Monday, June 30, 2008

What Have We Done To "God" ?

Generally speaking humankind seems to have a desire to have a Supreme Being, a Creator of the Universe. This would seem to bear some implications for His attributes, the size and scope of the creation. All the stars we can and cannot see down to the subatomic particles making up all of that creation infer a huge act of creation, something well beyond the scope of human concrete conception. We can blithely speak of millions of light years, but our reality is much more constrained, we look at an ocean and know it is larger than what we see, but our conception is limited to "a lot of water," estimates regarding the gallons of that ocean could be made, but there is again a limit to our ability to conceive, we know what a gallon is, but after a certain number it exceeds our ability. This limitation of concept is important, it puts God in a realm beyond our capacity to deal with in concrete conceptual terms. Religion fills this gap.

Religion acts as an interpreter and conduit between limited humanity and the Creator of the Universe. This is accomplished through rules of conduct and rituals of contact and it is here that difficulties ensue. Religions depend on intermediaries such as Jesus, Mohammad, Prophets, Popes, etc. to write the rules and rituals, these intermediaries are the voice of God or the hand of God, divinely inspired. The difficulty is that these are also humans, using human language and concepts, with all the limitations involved in being human.

Words are human derived concepts, love means what it means in human terms, this is not necessarily a universal concept, nor is it even universal amongst humans. But we apply these human concepts to the creator of a universe as though our conceptual framework is somehow applicable to the entire universe. In this process we get to statements such as "I am a jealous God," a phrase that with God replaced with your own relationship definition, ie: husband, friend, etc. would place you in an unattractive category. Behaviors are rewarded or punished by the Lawmaker. There grows from this a certain narrowness and even meanness of behavior on the part of God. Only certain specific intermediaries offer salvation or other rewards.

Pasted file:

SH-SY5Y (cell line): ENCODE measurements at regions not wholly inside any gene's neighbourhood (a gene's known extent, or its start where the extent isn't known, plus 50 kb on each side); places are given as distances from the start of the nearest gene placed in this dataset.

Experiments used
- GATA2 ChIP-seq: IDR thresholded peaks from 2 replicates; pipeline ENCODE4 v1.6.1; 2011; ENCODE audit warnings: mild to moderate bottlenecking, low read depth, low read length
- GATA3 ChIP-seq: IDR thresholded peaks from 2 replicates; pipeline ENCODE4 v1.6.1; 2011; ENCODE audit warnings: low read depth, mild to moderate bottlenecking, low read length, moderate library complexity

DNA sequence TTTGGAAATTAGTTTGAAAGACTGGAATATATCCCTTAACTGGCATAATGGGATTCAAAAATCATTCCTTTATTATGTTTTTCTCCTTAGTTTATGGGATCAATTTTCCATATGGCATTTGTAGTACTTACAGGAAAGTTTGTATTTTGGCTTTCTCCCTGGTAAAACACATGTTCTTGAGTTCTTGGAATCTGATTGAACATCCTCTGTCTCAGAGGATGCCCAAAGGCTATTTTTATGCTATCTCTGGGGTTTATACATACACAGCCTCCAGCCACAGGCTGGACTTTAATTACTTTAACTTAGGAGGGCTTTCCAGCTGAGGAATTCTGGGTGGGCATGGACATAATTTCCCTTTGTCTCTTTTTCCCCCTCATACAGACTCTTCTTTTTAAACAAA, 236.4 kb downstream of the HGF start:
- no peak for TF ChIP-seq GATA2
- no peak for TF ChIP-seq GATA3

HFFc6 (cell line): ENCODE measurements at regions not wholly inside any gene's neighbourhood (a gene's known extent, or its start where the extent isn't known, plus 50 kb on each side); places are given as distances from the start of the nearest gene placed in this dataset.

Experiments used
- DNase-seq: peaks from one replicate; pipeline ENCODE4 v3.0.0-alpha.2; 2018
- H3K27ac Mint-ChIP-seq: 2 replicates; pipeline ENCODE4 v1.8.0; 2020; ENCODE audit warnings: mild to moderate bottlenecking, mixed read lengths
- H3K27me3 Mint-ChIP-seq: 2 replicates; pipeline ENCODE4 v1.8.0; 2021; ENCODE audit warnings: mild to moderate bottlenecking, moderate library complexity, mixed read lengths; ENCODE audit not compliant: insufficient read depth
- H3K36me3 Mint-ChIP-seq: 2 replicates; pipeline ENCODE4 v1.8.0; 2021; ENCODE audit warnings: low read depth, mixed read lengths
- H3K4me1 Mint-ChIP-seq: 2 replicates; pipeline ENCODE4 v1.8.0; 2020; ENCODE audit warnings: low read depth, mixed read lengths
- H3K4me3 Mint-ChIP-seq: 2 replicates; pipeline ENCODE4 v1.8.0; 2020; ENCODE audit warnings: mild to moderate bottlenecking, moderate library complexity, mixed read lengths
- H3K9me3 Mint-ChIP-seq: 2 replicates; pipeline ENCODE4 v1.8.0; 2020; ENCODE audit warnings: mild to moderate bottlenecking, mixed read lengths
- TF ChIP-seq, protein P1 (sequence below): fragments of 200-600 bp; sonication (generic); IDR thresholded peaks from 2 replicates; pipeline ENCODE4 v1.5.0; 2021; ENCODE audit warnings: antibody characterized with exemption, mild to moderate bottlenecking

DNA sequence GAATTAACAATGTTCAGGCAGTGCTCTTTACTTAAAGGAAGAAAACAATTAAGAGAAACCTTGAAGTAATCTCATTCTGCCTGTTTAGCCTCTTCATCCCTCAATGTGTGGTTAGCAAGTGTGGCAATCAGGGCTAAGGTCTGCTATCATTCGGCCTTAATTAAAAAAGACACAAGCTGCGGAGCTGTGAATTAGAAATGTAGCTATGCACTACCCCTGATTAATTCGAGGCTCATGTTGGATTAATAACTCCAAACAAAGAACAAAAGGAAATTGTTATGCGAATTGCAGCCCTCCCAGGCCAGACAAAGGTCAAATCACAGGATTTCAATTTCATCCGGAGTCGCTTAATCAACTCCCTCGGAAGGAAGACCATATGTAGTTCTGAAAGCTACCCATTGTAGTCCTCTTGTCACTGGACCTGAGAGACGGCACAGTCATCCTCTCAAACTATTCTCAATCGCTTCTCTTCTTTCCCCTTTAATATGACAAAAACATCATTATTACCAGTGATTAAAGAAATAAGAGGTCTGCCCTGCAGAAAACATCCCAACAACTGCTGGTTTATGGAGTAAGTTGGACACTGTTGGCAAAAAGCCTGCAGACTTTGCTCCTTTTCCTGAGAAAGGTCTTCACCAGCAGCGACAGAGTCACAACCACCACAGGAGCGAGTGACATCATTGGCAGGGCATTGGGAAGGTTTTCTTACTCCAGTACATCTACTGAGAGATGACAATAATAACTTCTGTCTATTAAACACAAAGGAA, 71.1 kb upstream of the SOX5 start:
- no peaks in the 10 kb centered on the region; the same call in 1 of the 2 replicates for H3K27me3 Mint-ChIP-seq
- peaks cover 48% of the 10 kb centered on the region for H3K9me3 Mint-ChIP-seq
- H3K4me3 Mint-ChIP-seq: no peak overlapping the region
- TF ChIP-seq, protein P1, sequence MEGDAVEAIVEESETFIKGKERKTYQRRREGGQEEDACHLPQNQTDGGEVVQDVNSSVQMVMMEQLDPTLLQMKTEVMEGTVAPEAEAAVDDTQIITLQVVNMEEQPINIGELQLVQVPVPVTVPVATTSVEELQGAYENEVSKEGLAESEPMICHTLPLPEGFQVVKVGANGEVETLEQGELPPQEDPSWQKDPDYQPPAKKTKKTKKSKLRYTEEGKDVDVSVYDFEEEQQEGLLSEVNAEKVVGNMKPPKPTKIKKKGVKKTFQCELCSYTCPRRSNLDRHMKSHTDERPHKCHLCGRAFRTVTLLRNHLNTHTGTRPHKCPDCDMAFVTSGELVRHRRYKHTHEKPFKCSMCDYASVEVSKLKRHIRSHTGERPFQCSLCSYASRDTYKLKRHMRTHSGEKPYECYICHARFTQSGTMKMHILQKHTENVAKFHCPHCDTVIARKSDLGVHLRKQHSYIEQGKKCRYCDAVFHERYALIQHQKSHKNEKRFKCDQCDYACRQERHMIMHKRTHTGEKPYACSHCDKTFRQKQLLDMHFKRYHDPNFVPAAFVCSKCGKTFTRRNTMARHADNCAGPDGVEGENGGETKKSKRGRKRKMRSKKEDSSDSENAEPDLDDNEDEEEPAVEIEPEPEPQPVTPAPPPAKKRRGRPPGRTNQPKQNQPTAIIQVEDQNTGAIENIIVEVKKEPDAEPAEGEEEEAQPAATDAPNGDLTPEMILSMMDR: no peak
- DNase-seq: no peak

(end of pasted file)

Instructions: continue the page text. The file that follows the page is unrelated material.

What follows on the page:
Ancient religions endowed their gods with very human attributes and some really childish behavior at times and some current religions continue the practice in very nearly the same form. The more modern versions of gods seem a bit more adult in behavior but still reflect very human methods and rationals. The teachings of Christ himself, as quoted, were a huge advance in kindness and concern for our fellows but the New Testament as a whole reflects attitudes of a god much less oriented in that. The figure of Christ is very nearly other worldly and yet the God is very reflective of the world.

The apparent reason for various iterations of God to have such a close resemblance to ourselves rather than the Universe is that limit of comprehension of the very large we face. A personal god that steps out of our reach becomes something other than personal, in fact becomes unfathomable. While the greatness of god or gods has long required intermediaries, this role becomes meaningless if the intermediaries try to present something beyond comprehension, something where gibberish may as well replace words. Science has created huge problems in this respect, not with things like evolutionary theory that bother so many, with elements of scale. Gods remained pretty much within grasp when the stars were lights in the sky and very small was something you could hold in your hand and see, when something near the scale of creation came to have definition, gods began to skid badly.

Today we have some idea of what the Universe is about and some idea of its scales of very large and very small and gods haven't kept up. Our gods still have to speak to us in terms we can understand but we have an idea of the disconnect between that and the scales. This disconnect isn't just felt by the scientific community, little children know about the concept of light years thanks to sci-fi shows and microscopes are commonly understood. At some interior reach this touches chords that may not be fully recognized but still are vibrating away.

Here we are in a modern enough world that ignorance of these things is scarce and yet fundamentalism is rising. The absolute word of various Books is law and sacred and irreproachable. The gods become more rigid and more human in behavior, it is seriously postulated that a Christian God smashed an entire city to punish a few libertines. We would chastise a 5 year old for similar behavior on the same motivation. I only use this Christian example as one generally familiar to my readers, there are plenty of other examples and not nearly enough time? How can this be so?